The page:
More than a year-and-a-half following the devastation of Superstorm Sandy, local and federal officials are continuing the arduous process of attempting to solve of the problems that contributed to the disaster—and that includes the memorable gap in gasoline supply, which sparked chaos at the pumps, leading to unbearable lines that snaked along local roads, some more than a mile long.
On Friday, federal officials announced a plan to create an emergency fuel reserve near New York Harbor that will store a half-million barrels of gasoline meant for short-term relief in emergency situations.
Sandy, which struck Long Island and New York City on Oct. 29, 2012, seriously damaged two area refineries, and also forced the closure of more than three-dozen terminals in New York Harbor due to power outages and water damage.
Gas stations throughout Nassau and Suffolk counties also experienced outages, making them unable to accept deliveries and pump gasoline to fuel cars and generators.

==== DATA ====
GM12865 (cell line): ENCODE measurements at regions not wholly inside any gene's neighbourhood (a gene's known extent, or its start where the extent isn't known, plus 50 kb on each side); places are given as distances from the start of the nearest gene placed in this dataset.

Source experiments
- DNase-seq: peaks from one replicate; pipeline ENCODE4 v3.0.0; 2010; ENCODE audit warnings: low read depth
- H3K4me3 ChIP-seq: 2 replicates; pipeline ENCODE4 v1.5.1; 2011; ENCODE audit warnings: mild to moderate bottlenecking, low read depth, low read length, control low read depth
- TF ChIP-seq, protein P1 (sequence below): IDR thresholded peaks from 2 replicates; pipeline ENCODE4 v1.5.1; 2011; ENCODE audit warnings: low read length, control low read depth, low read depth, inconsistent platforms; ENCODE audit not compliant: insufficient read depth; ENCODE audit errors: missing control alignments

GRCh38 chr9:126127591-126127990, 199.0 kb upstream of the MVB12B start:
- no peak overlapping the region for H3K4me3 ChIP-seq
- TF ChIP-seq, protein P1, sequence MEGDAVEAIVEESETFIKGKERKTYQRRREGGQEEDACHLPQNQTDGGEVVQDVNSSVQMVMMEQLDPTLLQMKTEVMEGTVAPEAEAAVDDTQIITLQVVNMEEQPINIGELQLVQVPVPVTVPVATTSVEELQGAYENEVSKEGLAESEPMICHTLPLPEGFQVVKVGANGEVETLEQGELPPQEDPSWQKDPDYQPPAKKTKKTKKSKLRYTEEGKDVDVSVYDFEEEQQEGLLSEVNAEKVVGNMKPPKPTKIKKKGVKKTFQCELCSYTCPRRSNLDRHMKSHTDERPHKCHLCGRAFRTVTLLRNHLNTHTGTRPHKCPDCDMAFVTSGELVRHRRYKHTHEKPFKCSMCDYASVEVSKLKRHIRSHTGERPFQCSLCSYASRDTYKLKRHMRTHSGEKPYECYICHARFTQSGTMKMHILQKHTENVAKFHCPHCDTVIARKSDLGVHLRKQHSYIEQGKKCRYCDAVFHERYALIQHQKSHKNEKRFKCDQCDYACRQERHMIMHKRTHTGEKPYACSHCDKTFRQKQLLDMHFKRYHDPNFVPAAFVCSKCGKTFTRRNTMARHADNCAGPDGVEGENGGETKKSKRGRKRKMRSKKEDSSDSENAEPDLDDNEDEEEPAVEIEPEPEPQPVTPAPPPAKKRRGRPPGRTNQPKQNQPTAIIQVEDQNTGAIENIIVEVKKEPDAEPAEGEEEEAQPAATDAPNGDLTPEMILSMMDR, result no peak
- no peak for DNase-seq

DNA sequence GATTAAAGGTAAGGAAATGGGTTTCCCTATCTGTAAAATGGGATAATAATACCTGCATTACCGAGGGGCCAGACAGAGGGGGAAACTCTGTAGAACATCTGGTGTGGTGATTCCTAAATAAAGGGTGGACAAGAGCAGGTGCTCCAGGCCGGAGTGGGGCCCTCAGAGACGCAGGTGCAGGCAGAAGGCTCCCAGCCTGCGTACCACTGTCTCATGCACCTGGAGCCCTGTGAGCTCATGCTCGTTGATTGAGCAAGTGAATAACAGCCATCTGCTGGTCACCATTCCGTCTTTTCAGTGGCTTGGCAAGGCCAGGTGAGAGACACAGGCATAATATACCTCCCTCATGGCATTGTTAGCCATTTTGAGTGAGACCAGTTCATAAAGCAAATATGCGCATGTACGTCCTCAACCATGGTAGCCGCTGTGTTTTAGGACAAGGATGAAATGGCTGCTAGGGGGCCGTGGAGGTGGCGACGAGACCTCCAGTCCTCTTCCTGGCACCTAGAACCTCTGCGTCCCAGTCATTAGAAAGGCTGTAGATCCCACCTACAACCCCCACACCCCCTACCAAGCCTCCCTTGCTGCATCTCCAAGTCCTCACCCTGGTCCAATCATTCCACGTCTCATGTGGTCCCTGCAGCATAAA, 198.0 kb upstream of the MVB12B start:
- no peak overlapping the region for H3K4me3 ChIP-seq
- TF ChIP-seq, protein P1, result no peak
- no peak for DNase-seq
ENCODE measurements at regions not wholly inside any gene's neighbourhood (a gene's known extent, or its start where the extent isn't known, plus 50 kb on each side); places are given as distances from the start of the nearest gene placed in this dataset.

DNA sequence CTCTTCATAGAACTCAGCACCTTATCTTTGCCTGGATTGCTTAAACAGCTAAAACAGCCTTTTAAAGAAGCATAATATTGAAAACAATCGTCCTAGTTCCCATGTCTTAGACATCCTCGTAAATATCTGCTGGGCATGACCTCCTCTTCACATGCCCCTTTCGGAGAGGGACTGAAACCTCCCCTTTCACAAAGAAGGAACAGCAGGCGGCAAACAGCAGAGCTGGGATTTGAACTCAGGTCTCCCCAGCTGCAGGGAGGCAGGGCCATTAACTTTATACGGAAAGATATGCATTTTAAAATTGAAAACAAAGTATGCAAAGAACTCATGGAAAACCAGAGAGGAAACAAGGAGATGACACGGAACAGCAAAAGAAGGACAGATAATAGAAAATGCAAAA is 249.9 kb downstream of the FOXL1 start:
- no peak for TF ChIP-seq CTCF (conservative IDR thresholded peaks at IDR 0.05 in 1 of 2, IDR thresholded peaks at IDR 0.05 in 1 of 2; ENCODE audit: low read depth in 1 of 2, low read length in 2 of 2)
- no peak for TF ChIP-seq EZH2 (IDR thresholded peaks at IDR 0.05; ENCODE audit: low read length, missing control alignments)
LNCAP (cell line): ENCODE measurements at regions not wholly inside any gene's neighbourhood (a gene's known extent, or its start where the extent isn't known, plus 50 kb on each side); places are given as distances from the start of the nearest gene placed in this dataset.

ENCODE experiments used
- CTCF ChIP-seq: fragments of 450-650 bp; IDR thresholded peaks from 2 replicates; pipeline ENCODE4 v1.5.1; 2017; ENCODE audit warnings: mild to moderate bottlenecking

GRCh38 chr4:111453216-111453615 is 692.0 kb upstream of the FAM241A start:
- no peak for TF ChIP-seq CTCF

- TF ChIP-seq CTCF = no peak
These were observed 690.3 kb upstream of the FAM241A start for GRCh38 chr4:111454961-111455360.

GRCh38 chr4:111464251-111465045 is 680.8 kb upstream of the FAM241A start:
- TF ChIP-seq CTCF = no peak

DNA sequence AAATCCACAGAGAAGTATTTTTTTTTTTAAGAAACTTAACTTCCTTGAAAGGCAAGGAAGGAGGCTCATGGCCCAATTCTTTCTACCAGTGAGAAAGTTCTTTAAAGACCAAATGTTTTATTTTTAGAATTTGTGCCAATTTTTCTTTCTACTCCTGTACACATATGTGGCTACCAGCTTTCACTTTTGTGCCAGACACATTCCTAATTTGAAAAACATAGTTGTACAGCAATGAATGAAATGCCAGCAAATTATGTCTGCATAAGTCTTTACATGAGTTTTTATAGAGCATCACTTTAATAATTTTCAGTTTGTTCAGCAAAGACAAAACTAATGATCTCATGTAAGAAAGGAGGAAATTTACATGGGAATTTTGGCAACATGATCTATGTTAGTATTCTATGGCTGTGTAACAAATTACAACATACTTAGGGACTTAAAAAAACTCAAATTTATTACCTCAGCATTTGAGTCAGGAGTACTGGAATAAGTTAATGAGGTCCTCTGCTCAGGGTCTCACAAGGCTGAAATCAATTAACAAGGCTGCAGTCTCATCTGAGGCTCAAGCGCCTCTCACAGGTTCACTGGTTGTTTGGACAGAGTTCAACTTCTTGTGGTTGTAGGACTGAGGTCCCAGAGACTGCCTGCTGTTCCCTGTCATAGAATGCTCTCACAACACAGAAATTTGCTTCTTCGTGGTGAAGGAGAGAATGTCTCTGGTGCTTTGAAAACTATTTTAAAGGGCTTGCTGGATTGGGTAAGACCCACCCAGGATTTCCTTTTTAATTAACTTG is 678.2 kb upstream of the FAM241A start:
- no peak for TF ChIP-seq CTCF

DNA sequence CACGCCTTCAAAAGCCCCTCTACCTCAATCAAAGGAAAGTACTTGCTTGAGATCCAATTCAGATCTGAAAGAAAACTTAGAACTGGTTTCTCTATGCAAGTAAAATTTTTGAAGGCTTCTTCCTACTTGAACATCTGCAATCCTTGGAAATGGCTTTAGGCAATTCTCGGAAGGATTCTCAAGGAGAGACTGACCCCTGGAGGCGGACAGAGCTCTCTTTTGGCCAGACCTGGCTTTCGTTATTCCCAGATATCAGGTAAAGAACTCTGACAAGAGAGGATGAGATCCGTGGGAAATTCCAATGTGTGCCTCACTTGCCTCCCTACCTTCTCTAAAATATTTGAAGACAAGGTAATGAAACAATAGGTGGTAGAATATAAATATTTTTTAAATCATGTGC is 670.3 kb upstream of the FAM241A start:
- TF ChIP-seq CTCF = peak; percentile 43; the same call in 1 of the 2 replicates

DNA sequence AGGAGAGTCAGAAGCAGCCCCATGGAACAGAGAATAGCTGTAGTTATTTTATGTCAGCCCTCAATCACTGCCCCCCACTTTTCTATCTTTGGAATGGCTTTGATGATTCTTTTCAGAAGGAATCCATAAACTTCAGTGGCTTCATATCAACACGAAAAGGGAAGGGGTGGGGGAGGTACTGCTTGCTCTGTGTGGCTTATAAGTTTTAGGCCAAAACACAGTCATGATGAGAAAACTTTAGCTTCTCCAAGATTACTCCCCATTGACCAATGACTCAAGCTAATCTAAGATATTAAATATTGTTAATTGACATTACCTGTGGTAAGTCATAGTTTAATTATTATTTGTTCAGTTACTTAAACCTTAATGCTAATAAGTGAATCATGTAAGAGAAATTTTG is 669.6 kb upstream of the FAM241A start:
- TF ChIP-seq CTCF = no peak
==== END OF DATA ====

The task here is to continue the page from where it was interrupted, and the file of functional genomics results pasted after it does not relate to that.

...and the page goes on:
“The sudden, massive gas supply shortage after Superstorm Sandy resulted in interminable line, panic and delivered a gut shot to the region’s economy,” Democratic Sen. Chuck Schumer said in a statement. “That’s why we called for regionally-placed reserves to ensure an uninterrupted fuel supply in the event of future storms like Sandy.”
The gasoline reserves will be established by the Department of Energy, officials said. In a statement, Energy Secretary Ernest Moniz said the reserve will “help ease the effects of potential future gasoline supply disruptions.”
The Energy Department anticipates awarding contracts for commercial storage by late summer 2014, officials said.
Last October, New York State announced its own pilot program to prepare for a future gas supply crisis called the “Strategic Gasoline Reserve,” which Gov. Andrew Cuomo said “will prevent the days of long lines at gas stations if another storm hits.”
The reserve, designed for Long Island, will hold approximately 3 million gallons of fuel for drivers and first responders, officials said.